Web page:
27 years ago today, the Boeing 777-300 made its first flight

With the immediate success of the first version of the Boeing 777 family, the 777-200, demand for a larger capacity version came from major airlines. Boeing introduced a stretched variant of the 777 that could accommodate more passengers while offering a slightly greater range than its predecessor.

The need for a long-range jet

In the 1980s, Boeing served the commercial aviation market with its twin-engine 767s and its iconic four-engine 747s. There was a strong need to bridge the gap between the two already successful types. Around the same time, ETOPS-180 regulations established by the Federal Aviation Administration (FAA) permitted the use of twin-engine aircraft for transoceanic distances.


Heeding airline demand and FAA regulations, Boeing created an entirely new design in the form of the Boeing 777. The first member of the Boeing 777 family, the 777-200, entered revenue service in May 1995. Shortly thereafter, Boeing offered a stretched version, the 777-200ER, which was to enter service in 1997. The -200ER could fly a range of 7,065 nautical miles (13,080 km).

With the growing popularity of the existing 777-200, airlines demanded an increased-capacity version of the twin-engine. Boeing responded with a 20% larger variant, the 777-300, at the Paris Air Show in June 1995, also entering service by 1997.

The Boeing 777-300

The Boeing 777-300 was designed to carry 368 passengers in a three-class configuration and fly a distance of 6,030 NM (11,165 km). The 777-300 offered an additional capacity of 63 passengers and an additional range of 790 NM (1,465 km), compared to the shorter -200. Pratt & Whitney 4000 or Rolls-Royce Trent 800 engines could be used to power the 777-300.

The all-new variant, the Boeing 777-300, rolled off the final assembly line on September 8, 1997. It became the longest passenger aircraft at the time, with a fuselage length of just over 242 feet (74 m). A month after its launch, on October 16, the Boeing 777-300 took flight for the very first time.

The Boeing 777-300 proved successful in medium-range, high-volume markets. Photo: Getty Images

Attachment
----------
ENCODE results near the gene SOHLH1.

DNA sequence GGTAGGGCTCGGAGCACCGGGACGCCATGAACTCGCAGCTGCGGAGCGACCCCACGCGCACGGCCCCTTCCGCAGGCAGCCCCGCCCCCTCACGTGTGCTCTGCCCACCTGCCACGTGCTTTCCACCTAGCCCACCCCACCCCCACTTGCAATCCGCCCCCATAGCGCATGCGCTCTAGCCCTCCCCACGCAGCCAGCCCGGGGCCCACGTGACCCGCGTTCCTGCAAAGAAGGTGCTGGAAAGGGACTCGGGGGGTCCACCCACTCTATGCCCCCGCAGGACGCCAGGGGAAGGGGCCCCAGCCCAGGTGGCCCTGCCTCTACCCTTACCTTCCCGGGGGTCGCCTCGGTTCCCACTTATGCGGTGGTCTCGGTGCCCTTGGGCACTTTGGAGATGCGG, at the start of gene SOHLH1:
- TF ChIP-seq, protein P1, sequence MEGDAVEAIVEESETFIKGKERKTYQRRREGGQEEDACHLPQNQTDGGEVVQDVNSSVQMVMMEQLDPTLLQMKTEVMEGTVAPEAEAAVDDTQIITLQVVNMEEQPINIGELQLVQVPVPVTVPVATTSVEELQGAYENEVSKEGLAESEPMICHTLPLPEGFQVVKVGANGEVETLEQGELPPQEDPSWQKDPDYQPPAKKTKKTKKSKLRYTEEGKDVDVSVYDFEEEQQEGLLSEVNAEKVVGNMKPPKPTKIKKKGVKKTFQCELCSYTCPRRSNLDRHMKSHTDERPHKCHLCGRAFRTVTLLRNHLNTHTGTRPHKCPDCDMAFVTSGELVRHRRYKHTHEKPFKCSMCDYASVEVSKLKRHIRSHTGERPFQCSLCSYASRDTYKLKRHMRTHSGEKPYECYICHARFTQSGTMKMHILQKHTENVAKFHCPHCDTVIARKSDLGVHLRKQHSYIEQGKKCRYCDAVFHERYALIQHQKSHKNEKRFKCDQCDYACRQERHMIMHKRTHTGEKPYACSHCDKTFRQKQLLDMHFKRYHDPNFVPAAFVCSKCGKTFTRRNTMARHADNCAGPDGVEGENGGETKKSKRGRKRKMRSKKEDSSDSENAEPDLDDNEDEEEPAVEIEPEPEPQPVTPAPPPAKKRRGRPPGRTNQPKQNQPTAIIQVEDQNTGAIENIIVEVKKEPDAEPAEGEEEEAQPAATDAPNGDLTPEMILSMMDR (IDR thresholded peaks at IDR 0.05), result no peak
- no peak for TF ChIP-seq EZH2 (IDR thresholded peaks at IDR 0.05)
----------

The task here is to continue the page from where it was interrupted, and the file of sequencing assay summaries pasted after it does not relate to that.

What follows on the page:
Cathay Pacific was one of eight airlines that provided valuable input during the early stages of the Boeing 777 design. Through its strong partnership with Boeing, Cathay Pacific became the launch customer for the 777-300 variant .

The first aircraft was delivered to the airline on May 21, 1998. Shortly after the delivery flight, Cathay Pacific conducted its first commercial flight with the 777-300 between Hong Kong and Osaka on June 1, 1998.

A total of 60 Boeing 777-300s have been ordered by eight airlines and lessors. While the number of orders was relatively lower than the previous variants, the aircraft proved to be successful in the medium-range and high-capacity markets.

Besides Cathay Pacific, other Asian airlines, including All Nippon Airways (ANA) and Japan Airlines (JAL), have deployed their 777-300s on concentrated short-medium-haul routes with denser seating configurations.

The Boeing 777-300ER

The main reason for the 777-300’s unpopularity was the launch of the extended-range variant, the 777-300ER. Even though the -ER version would not enter service until 2004, the route flexibility, with an increased range of 7,370 nautical miles (13,650 km), was attractive enough for many airlines. With 838 orders, the 777-300ER would become the best-selling variant of the 777 family.

Photo: Getty Images

Twenty-seven years later, in September, there are 10 active examples of the B777-300 aircraft. Cathay Pacific, the type’s launch customer, remains the largest operator of the Boeing 777-300, with three out of 10 active planes in its fleet.

Have you had the chance to travel on one of the Boeing 777-300? Tell us in the comments section.

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